I think he sees happiness is one of the most important things in a person’s life. He discusses how to be happy and the things involved. His happiness needs to have friendship, thought, and freedom. I believe Epicurus’s idea that these three things are needed in order to be happy. It is to make sure that the person is not in any sort of physical or mental pain.
The concluding stage which is meaningful life pertains to the deep sense of fulfillment by employing the strengths not only for oneself. The theory reconciles two contradicting views of human happiness between individualistic approach and altruistic approach. The goal to take care of oneself and improve one’s set of potency is reunited with the value of sacrificing for greater function. (http://www.pursuit-of-happiness.org). The last dimension of Martin Seligman’s theory which is meaningful life supports the concept utility of life that existence has a purpose and for others.
I consciously and unconsciously have an attitude towards others that is predominantly positive and open, and most importantly I just really enjoy being responsible for someone else’s happiness, even if it’s momentary. In conclusion, happiness is much more than a “state of mind”, it is an action. The Principle of Utility, by John Stuart Mill, is an equal consideration to all concerned determining the best outcome or consequence. It is a (higher) pleasure that requires much more than immediate gratification. To sum it all up I must use my favorite line from the reading.
For example, an ear fulfills its function if it hears. This is different than listening because hearing is simply the act of perceiving sound while listening you consciously choose to do. Most people agree about what good is and they call it happiness. Therefore the highest of all goods relation to action is happiness. Good is happiness, but people may disagree over what constitutes happiness.
In attempting to predict possible contentions one could have to what has been said, the stability of the argument will be emphasized. Premise 1 of the Utilitarian argument reads that if something beneficial results in overall happiness, and it does no harm to anything else of importance, then you are morally obligated to advocate for it. If one were to for some reason or another oppose this, my best guess would be that they would have a problem with the obligatory factor in it. Perhaps they would think that while it may be good for a person to advocate for something that helped them, that it would not then be entirely necessary to, and thus supererogatory (going beyond the requirements of duty, or greater than what is needed). To contest, I would start by reminding of the central values of utilitarianism, mainly on the idea of the greatest happiness principle and of the greatest overall happiness.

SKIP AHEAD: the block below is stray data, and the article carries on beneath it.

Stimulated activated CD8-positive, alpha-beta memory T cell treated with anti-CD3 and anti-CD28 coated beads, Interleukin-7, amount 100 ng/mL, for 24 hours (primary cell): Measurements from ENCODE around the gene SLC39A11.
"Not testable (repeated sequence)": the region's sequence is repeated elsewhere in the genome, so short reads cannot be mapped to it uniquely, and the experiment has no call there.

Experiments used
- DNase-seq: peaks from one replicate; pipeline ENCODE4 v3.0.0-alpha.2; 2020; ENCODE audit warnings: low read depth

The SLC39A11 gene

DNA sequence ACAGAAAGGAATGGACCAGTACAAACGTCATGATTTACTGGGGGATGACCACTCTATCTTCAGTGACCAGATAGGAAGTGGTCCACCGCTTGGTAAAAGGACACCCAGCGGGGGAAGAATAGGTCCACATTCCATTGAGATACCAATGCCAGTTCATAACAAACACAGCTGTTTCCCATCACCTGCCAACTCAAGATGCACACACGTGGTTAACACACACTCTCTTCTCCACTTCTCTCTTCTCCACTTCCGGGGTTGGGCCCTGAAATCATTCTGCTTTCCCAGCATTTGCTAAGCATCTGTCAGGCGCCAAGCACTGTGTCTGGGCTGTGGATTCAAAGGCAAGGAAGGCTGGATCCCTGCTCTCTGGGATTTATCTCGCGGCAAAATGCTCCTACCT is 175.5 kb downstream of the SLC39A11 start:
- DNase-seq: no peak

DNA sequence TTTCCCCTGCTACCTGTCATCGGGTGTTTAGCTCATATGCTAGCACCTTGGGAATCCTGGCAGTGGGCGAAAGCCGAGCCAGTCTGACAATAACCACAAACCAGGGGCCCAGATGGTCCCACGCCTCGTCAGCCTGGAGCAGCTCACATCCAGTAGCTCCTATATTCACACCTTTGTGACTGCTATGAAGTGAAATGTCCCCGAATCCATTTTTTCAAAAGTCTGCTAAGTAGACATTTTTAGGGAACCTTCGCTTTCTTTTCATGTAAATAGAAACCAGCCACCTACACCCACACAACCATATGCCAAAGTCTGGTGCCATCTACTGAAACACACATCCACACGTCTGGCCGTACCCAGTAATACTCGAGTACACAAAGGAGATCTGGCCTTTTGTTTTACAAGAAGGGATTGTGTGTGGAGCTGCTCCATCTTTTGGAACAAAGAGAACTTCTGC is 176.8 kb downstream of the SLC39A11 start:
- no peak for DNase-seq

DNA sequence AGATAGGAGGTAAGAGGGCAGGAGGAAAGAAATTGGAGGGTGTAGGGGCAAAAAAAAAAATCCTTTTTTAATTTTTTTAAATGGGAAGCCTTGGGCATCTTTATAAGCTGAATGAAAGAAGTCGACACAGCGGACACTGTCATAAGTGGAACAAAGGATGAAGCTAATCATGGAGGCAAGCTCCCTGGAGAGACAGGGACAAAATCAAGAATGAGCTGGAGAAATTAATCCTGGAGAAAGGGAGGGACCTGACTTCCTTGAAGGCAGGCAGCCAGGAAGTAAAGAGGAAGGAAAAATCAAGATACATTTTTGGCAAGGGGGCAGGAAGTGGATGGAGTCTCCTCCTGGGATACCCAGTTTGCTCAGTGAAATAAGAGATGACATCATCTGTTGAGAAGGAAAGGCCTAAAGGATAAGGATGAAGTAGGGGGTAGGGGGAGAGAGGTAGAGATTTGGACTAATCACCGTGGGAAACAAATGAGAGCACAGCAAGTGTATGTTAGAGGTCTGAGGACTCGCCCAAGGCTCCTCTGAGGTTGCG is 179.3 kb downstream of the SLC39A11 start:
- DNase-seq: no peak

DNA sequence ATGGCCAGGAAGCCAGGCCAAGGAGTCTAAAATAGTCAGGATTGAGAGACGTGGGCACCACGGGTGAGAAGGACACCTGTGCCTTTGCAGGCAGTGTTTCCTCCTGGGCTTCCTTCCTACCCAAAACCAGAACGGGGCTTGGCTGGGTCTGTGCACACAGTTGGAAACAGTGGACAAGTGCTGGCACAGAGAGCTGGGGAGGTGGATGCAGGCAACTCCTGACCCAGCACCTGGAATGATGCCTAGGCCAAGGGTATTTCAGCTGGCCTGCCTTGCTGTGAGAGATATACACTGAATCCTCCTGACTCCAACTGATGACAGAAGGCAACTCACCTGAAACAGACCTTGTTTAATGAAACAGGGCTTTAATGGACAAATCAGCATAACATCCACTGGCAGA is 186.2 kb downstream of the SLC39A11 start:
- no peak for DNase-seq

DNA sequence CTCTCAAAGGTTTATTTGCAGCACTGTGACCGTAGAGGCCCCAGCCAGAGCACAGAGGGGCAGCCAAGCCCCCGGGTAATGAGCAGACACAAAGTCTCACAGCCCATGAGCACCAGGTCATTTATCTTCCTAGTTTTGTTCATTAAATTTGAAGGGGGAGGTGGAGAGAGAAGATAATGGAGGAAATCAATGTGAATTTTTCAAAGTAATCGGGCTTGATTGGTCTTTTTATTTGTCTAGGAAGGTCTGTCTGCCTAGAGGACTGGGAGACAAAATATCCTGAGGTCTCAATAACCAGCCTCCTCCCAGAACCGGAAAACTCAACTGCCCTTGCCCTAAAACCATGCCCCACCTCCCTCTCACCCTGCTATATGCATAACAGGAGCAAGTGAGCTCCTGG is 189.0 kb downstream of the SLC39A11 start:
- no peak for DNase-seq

An individual’s welfare can be explained as their state of contentment that can be achieved throughout one’s life. Increasing this state of well-being can be obtained by pursuing and gaining what is intrinsically good for the individual. Experientialism states that subjective experiences are the sole things which are intrinsically good and capable of promoting welfare in individuals. The plausibility of this view arises from the fact that we desire experiences not just for their instrumental benefits, but because they are good ‘in and of themselves’. This view has faced some fervent opposition though, most strongly in the form of Nozick’s Experience Machine.
It isn’t society’s duty to ensure everyone’s happiness, but rather to ensure that all people are given the opportunity to be happy. This means doing away with excessive income gaps and creating opportunity for advancement in society or social mobility, bringing the... ... middle of paper ... ...on the other hand, seeks to promote happiness as an end in itself. Reasonable and moderate versions of both theories really warrant the same action in most cases; for example, giving to charity and avoiding unfairly produced goods. The differences in suggested action only emerge in a few unique situations; the real distinction is in the underlying beliefs supporting the two theories. Deontology promotes a fair opportunity at happiness and self-advocacy, whereas Utilitarianism’s objective is the promotion of happiness.
Mill defines utilitarianism as the quest for happiness. His main point is that one should guide his or her judgements by what will give pleasure. Mill believes that a person should always seek to gain pleasure and reject pain. Utilitarianism also states that the actions of a person should be based upon the “greatest happiness principle”. This principle states that ethical actions command the greatest amount of happiness for the greatest number of people.
Is it possible for life to be meaningful or not? According to one of the objective theories, utilitarianism, the meaningful life means that we do the most good for the most people. In other words, the meaningful life is one that promotes the welfare of others or of human-being future generations. There are two theories about the meaningful life, subjective and objective theory. Subjective theory states that the life is meaningful or lot is depending on one’s own personal happiness or psychological health, while Objective theory claims the meaningful life exists outside of us.
He states “ He is happy who lives in accordance with complete virtue and is sufficiently equipped with external goods, not for some chance period but throughout a complete life ” (Nicomachean Ethics, 1101a10). To achieve happiness is to have good moral, or complete virtue. One must not only be virtue, but also act in accordance with virtue. The life of virtue is crucial for happiness. Happiness is the final goal or the end of our life.